by Colin Smith
The second quarter of 2021 began well, but was darkened by the St. Jean Baptiste church fire, notes the Town of Morinville administration’s quarterly report to Council.
“With COVID-19 numbers trending down, and vaccination rates increasing, the second quarter brought hope for a bit of normalcy within the region,” stated Chief Administrative Officer Stephane Labonne in his opening message for the report, which covers April to June.
Morinville staff began making plans to offer reduced summer programs, including self-guided activities, drop-in programs and in-person events.
This followed the onset of the provincial government’s three-stage Open for Summer Plan, with Stage 1 of reopening coming into effect June 1, followed by Stage 2 on June 10.
Highlights of the quarter include the official opening of the Ray McDonald Sports Center playground in early June.
“The fully accessible playground is the first of its kind in Morinville and is a welcome addition to play structures in the community,” said the CAO.
A dark day for Morinville was how Labonne described June 30, the day that the St. Jean Baptiste Parish church burned down.
While the church was completely destroyed by the fire, it was brought under control by firefighters, with assistance from regional partners from Gibbons, Bon Accord, Legal, Sturgeon County, St. Albert and Edmonton. Nearby buildings were saved, including the former convent building, which sustained minor water and smoke damage.
The fire and RCMP criminal investigations into the fire, the largest in Morinville’s history, are continuing and it is not known when results will be released.
In total, during the second quarter Fire Services responded to 33 calls in Morinville, compared to 35 during the same period in 2020.
Crime Rates Down
Crime in Morinville was down by about 10 per cent, according to statistics in a report provided by the local RCMP detachment.
In the second quarter of 2021, there were 168 criminal code offences, down from 187 in 2020.
While there was one more crime against a person, bringing the total up from 33 to 34, property crimes dropped from 122 to 108 and other criminal code offences from 32 to 26.
The RCMP report pointed out that in this period mental health files were up by 154 per cent, from 13 to 33.
In discussion at the council meeting, Councillor Sarah Hall asked about the RCMP process for handling mental health files.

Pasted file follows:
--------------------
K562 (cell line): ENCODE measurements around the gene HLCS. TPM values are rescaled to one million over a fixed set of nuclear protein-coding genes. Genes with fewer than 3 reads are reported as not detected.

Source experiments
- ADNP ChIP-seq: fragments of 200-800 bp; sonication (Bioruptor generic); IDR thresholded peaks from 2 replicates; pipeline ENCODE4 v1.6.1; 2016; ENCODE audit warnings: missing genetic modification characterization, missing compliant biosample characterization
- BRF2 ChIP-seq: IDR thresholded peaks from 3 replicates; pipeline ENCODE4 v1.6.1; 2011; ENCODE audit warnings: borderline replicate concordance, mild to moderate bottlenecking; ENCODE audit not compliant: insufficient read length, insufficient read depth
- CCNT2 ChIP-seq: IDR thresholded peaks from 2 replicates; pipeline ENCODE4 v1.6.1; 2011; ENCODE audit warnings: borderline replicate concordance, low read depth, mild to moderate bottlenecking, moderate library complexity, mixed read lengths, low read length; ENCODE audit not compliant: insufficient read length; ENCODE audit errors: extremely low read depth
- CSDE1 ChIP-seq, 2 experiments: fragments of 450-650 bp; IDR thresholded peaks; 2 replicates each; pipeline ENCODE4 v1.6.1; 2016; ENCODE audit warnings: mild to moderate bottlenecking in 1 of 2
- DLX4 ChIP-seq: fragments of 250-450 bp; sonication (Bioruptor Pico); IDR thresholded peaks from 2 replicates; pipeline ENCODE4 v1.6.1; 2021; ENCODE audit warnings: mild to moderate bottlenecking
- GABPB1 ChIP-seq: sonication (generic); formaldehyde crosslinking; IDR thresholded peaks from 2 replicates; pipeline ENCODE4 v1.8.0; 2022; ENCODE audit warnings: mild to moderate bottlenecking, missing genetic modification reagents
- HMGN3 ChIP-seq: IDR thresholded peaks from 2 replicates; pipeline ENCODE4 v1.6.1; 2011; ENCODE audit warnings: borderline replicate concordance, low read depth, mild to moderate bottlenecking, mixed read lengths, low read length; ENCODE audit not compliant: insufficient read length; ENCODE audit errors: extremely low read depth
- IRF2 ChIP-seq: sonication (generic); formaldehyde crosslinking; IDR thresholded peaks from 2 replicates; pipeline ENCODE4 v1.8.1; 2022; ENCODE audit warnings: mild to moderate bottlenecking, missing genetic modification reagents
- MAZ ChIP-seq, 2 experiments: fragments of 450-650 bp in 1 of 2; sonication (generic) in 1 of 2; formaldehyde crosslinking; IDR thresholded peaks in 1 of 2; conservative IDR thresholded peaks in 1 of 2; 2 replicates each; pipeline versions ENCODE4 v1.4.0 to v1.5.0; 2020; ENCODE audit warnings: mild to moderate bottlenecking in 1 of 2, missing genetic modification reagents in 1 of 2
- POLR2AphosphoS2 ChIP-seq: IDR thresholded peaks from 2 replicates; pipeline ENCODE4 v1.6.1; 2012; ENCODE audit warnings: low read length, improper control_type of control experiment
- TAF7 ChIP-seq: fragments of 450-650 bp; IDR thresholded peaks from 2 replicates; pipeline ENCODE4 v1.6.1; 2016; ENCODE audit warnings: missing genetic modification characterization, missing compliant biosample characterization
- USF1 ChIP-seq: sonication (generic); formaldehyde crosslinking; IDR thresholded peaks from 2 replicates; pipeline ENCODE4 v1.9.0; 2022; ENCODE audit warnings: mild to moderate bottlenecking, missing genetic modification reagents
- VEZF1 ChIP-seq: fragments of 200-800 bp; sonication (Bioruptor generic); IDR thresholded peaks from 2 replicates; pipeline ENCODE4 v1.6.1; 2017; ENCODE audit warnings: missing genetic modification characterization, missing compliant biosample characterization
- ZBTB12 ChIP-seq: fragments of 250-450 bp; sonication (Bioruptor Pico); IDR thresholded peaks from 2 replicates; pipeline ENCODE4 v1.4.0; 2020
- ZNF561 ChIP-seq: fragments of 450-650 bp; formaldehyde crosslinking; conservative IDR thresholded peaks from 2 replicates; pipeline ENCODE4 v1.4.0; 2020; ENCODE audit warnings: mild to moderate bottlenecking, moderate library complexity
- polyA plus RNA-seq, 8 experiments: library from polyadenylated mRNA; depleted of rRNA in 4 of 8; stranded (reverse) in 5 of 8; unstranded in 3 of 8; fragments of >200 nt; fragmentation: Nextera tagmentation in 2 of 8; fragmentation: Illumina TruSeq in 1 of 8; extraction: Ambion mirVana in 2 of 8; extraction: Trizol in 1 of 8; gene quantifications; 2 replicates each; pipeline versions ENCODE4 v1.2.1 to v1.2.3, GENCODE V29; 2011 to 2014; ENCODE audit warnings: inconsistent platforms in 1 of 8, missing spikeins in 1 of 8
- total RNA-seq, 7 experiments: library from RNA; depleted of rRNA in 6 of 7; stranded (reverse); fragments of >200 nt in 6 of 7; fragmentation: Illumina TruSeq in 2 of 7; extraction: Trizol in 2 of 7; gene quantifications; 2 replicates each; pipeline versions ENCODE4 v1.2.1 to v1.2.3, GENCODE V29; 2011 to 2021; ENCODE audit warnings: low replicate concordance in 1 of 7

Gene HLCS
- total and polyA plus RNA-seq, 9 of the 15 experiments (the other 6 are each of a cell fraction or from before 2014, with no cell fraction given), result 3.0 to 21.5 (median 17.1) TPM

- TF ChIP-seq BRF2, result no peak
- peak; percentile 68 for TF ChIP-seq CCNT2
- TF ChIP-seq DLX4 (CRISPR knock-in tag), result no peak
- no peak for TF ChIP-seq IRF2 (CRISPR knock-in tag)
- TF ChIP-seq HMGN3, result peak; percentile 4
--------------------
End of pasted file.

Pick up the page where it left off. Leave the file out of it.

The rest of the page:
Sergeant Lou Simms replied that members are trained to investigate mental health complaints, but are not trained to deal with the psychological aspects, so other agencies are involved.
Councillor Stephen Dafoe speculated that a reduction in the number of break-and-enters might be due to more things being open and more people around, while Councillor Rebecca Balanko asked if an uptick in mischief could be the result of more people reporting.
“Yes, we are getting more people reporting, which is a good thing,” said Simms.
The quarterly report statement of operations included consolidated results for indicating a net revenue to June 30 of approximately $18.6 million.
This is $408,000 less than budgeted, due to lower sales and user charges, rental revenue, penalties and fines because of Covid-19, and the closure of the facilities in the first half of the year.
At $9.8 million, operating expenses were also under budget, to the tune of $1.38 million. The Town says the favourable variance is the result of lower than budgeted spending on salaries, wages and benefits, (down $453,000), contracted services (down $303,000), and a variety of other items.
During the second quarter, the town’s infrastructure services began initial planning and tendering for capital projects to be delivered in 2021. This included the outdoor multi-sport facility, splash park replacement, Morinville Leisure Centre digital sign, and curb extensions. Construction for most of these capital projects was scheduled to begin in the year’s third quarter.